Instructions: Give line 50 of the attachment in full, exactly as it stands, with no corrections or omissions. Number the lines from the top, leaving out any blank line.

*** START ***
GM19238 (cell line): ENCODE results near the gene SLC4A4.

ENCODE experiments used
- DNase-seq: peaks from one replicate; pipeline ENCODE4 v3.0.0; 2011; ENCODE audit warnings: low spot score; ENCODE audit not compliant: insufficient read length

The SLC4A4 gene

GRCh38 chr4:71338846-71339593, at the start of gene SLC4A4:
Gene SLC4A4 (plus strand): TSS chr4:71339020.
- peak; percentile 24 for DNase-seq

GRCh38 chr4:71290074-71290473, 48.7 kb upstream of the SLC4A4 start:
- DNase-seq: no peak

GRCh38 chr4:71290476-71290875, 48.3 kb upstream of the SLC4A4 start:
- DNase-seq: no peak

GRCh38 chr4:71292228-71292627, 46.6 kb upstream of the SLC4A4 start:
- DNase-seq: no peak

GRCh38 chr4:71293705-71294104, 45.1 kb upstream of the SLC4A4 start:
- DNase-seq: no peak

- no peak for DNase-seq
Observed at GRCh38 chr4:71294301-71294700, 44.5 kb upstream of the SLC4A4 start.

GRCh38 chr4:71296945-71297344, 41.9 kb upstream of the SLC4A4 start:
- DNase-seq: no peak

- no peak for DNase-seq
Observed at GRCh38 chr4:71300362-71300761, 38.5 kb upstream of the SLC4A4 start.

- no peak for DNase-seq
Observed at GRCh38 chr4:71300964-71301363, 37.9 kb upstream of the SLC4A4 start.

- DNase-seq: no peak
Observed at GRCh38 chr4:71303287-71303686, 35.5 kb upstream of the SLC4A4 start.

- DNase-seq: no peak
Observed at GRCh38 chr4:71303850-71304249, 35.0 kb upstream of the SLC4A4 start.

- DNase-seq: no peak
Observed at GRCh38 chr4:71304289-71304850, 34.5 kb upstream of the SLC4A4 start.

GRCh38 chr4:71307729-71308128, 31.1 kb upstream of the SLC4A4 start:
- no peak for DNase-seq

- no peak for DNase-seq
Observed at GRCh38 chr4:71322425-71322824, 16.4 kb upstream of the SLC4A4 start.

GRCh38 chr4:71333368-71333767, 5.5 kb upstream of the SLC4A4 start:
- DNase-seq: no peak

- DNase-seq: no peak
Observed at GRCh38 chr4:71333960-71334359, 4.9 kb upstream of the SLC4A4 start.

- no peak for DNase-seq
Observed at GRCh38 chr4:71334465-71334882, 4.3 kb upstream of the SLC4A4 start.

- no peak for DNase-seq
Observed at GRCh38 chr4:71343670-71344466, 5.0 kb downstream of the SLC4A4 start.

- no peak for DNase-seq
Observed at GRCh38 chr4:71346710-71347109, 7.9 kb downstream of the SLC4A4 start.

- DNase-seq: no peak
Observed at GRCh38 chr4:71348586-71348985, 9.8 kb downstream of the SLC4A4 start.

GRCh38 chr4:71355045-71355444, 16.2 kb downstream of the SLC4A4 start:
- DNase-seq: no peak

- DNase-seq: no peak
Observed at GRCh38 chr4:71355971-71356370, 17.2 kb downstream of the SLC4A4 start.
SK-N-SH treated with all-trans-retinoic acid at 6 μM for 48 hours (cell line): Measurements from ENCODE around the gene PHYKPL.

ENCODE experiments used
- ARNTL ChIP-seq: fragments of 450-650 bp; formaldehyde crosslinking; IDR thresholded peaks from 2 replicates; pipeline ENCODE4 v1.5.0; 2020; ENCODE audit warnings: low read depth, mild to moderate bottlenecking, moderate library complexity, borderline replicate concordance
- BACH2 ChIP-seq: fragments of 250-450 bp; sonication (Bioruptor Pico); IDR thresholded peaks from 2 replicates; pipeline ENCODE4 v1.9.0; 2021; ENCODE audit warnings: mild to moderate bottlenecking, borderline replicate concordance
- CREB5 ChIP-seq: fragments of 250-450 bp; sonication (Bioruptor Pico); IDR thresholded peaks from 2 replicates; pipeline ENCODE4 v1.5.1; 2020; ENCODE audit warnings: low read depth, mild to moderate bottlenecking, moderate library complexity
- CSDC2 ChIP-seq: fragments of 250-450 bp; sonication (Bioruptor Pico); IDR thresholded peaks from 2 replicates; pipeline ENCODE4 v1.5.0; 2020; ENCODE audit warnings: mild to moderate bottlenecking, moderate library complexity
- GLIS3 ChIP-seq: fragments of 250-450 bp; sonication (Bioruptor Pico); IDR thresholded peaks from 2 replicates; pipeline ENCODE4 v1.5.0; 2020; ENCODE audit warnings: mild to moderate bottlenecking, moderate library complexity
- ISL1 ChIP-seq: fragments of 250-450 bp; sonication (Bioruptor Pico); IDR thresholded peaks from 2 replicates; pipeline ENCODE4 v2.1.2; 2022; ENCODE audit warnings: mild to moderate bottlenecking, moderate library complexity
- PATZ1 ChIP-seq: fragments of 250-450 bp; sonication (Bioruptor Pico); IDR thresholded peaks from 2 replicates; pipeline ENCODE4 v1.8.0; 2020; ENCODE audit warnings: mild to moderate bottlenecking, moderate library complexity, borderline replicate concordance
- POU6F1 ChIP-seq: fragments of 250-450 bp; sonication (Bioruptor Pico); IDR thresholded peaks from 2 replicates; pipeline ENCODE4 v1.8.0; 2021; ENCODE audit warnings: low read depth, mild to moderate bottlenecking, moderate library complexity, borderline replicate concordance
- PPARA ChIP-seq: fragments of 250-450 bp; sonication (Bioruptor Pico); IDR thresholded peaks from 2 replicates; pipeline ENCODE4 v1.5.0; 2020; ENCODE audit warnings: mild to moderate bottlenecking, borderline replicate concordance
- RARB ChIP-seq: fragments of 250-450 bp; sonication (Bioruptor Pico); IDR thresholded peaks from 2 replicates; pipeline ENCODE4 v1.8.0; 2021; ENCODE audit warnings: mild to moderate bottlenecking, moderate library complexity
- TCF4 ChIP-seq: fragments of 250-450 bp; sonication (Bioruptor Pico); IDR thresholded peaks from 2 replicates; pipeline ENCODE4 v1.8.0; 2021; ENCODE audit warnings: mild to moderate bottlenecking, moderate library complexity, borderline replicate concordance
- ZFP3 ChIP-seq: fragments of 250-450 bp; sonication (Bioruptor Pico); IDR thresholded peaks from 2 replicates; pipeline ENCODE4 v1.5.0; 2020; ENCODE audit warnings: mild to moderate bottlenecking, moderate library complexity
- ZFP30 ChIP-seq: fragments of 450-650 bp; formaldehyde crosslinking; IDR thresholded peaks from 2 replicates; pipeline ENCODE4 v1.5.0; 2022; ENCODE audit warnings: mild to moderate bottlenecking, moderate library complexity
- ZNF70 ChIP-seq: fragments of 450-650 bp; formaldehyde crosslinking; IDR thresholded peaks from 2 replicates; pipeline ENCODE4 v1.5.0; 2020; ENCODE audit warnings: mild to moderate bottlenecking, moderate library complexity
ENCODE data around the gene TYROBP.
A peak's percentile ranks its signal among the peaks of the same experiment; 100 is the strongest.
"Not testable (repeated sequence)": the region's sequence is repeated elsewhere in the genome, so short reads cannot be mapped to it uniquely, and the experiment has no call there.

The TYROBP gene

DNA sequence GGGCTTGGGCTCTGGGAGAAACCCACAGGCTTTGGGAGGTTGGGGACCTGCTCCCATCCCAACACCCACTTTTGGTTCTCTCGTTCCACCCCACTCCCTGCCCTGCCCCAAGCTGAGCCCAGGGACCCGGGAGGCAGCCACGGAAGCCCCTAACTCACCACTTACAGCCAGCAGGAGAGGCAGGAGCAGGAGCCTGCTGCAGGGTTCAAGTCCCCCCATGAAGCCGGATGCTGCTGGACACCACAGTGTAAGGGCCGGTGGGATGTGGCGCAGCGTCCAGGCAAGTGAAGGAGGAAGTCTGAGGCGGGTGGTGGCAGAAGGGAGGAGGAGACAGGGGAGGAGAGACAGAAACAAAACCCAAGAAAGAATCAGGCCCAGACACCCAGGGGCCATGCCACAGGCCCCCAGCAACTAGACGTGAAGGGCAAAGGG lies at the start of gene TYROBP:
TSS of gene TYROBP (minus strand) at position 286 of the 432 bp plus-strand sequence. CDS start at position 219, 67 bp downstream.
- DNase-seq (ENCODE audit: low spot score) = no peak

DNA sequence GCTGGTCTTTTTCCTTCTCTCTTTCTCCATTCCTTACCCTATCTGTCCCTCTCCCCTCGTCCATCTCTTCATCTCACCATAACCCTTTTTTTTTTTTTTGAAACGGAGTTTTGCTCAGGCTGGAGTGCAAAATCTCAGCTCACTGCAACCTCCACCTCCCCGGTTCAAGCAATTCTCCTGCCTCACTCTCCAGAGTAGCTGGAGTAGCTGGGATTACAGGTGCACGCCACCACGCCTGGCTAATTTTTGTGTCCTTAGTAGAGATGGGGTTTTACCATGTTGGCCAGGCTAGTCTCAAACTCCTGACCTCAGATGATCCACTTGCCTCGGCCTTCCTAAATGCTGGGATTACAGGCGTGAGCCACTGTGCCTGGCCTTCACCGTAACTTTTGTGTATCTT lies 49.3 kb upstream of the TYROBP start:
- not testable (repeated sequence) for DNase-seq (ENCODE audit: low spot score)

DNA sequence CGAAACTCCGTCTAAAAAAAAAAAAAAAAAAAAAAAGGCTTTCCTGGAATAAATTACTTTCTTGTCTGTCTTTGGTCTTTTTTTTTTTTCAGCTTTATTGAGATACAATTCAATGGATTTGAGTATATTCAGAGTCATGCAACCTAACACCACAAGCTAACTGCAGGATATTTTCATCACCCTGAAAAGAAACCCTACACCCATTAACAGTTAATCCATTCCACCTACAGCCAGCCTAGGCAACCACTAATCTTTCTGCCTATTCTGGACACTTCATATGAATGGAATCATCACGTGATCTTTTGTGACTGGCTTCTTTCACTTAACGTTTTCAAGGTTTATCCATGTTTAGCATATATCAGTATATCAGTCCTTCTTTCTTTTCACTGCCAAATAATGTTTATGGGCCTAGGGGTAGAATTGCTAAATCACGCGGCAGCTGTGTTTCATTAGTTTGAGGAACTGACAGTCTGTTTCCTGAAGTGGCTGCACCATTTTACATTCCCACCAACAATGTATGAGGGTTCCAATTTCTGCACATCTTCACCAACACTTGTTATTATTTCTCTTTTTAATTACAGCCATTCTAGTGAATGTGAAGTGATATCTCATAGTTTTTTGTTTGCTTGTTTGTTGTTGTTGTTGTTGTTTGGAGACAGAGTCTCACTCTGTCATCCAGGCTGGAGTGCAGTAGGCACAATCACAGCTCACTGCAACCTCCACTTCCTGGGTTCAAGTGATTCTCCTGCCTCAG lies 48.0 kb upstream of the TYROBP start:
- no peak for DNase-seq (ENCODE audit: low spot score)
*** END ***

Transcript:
SK-N-SH treated with all-trans-retinoic acid at 6 μM for 48 hours (cell line): Measurements from ENCODE around the gene PHYKPL.